The United Nations warned the world of unprecedented global warming with its 2021 report, using the words ‘code red for humanity.’ And we all know, thanks to countless disaster movies, that code red is never good.
The report stated that global temperatures may reach a 1.5 Celsius warming threshold fairly soon, and if the temperature continues to rise beyond, the ramifications may be irreversible.
Financed emissions are a big part of the problem. Financial institutions that fund projects, companies, and assets indirectly contribute to greenhouse gas (GHG) emissions. However, the awareness of the impact of such investments is increasing, thanks to the mounting pressure of regulations and changing investor sentiment. To reach the climate goals set in the Paris Climate Agreement, financed emissions must be mitigated by any means necessary.
In this article, we’ll explain financed emissions, their importance, and how stakeholders behind these emissions can use the Science-Based Targets initiative (SBTi) to do damage control. Let’s dive in!
What are financed emissions?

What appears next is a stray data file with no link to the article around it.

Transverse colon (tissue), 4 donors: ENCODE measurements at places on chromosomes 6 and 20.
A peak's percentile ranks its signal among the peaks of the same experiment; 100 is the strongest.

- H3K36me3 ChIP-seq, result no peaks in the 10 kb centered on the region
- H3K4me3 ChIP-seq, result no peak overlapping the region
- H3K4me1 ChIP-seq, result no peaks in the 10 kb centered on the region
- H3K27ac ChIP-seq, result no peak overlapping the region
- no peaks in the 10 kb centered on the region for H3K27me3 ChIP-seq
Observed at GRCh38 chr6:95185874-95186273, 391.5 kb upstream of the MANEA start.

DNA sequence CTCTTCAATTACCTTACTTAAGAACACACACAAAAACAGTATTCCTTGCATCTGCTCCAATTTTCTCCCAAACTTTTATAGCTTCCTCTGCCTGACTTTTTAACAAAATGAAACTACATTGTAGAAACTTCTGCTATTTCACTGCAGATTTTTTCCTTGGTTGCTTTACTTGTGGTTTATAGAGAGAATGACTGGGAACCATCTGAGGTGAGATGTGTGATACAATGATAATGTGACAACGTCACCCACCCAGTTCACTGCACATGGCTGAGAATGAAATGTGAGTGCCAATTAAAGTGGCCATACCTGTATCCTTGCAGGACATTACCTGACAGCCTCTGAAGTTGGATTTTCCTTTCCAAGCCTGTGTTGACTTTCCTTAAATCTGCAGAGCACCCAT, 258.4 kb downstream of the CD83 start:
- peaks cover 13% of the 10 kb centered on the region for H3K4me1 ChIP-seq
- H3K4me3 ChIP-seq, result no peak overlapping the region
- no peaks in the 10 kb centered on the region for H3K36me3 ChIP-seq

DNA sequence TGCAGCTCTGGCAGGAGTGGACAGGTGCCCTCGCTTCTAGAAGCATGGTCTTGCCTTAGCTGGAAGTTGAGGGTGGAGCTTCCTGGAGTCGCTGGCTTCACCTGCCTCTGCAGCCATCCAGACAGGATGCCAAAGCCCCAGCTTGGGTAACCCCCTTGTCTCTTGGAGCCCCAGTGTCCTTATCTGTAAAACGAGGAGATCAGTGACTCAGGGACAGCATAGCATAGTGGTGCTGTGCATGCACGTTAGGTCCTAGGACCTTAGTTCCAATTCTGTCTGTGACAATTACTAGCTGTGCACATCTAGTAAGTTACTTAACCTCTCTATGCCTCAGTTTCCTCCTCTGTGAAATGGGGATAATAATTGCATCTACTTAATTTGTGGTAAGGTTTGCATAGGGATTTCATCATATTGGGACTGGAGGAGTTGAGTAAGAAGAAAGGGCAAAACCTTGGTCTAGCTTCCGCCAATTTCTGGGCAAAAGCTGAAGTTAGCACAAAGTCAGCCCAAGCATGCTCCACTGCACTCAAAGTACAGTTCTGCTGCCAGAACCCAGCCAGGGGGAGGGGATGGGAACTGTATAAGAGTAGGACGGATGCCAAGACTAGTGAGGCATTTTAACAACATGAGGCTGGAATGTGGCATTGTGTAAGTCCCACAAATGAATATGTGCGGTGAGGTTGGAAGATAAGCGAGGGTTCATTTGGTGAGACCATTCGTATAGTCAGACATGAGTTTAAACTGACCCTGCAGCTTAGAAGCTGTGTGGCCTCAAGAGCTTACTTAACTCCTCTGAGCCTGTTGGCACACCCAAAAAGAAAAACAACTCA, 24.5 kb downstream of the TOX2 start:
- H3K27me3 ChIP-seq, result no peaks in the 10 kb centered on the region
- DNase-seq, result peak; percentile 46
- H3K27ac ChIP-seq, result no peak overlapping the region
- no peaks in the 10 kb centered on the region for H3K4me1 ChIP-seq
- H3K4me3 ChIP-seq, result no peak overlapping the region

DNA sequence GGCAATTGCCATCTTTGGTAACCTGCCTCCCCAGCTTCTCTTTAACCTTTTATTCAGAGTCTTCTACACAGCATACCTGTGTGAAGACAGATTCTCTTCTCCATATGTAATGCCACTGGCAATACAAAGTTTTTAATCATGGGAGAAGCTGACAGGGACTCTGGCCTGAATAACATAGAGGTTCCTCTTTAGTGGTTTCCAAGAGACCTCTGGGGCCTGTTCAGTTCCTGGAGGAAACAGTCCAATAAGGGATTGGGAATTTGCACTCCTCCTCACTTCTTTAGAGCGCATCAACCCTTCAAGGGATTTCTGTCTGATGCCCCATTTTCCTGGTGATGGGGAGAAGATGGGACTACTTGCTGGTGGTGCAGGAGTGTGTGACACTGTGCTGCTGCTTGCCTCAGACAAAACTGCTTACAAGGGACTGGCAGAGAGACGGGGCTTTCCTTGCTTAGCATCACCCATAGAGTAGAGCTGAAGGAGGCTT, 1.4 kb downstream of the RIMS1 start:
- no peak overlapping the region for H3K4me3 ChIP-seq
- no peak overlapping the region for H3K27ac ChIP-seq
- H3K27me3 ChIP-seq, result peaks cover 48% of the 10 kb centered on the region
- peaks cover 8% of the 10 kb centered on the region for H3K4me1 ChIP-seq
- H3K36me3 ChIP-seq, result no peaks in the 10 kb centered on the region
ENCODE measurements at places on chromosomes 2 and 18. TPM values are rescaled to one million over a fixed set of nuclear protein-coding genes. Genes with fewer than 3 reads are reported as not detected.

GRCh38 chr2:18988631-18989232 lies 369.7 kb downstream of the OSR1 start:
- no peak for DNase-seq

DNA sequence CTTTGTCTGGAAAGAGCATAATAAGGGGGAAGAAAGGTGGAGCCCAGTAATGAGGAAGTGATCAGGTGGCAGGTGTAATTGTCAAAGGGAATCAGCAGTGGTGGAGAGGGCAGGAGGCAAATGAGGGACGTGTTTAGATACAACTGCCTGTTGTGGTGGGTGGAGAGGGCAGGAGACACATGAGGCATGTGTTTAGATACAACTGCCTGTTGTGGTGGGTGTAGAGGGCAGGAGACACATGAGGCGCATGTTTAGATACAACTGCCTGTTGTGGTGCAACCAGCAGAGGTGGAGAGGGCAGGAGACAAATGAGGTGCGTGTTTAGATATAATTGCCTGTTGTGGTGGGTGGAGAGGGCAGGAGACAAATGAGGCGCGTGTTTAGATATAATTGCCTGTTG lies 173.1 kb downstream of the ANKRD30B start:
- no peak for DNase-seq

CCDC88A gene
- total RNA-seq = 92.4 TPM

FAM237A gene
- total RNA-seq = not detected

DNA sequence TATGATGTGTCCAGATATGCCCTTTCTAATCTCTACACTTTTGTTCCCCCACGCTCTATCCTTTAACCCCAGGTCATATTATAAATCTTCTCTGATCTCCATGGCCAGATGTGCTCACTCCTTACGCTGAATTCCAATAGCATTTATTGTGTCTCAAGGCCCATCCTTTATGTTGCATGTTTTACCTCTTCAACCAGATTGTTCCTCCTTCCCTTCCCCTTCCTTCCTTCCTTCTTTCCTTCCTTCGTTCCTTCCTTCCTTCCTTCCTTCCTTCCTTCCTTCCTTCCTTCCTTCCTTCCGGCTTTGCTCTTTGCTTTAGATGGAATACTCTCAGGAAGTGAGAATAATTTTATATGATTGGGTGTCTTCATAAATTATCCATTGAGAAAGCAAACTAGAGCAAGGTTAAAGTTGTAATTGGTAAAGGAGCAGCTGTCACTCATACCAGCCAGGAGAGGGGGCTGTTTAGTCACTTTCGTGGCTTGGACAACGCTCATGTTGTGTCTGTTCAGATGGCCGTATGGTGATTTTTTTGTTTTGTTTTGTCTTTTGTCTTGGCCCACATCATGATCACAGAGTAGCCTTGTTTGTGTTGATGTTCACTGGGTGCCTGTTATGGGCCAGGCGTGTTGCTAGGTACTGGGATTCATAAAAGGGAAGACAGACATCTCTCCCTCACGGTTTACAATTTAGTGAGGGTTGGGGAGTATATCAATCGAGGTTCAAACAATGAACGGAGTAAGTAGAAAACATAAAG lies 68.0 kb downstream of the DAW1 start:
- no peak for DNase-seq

Financed emissions refer to the indirect GHG emissions attributed to financial institutions like banks, investment banks, and insurance companies. An important side note: these are not the emissions directly produced by these companies but the emissions produced as a result of their activities.
As per the GHG Protocol, such emissions are categorised as Scope 3 (Category 15: Investments). Simply put, the companies and assets that receive investments are directly responsible for the emissions and, by extension, the institutes that finance them.
Financial institutes primarily contribute to these Scope 3 emissions through lending, investing, and underwriting activities. These Scope 3 emissions are sometimes hundreds of times larger than the financial institution’s carbon footprint.
Let us put this into perspective for you. The global investment market was valued at $3,532 billion in 2022, and it’s expected to grow at a compound annual growth rate (CAGR – just a fancy word meaning that investments grow exponentially instead of linearly) above 7%.
It’s a large and powerful industry that contributes heavily to the emissions through their investments and loans, even if the companies themselves achieve net-zero emissions.
Science-Based Targets and their role in financed emissions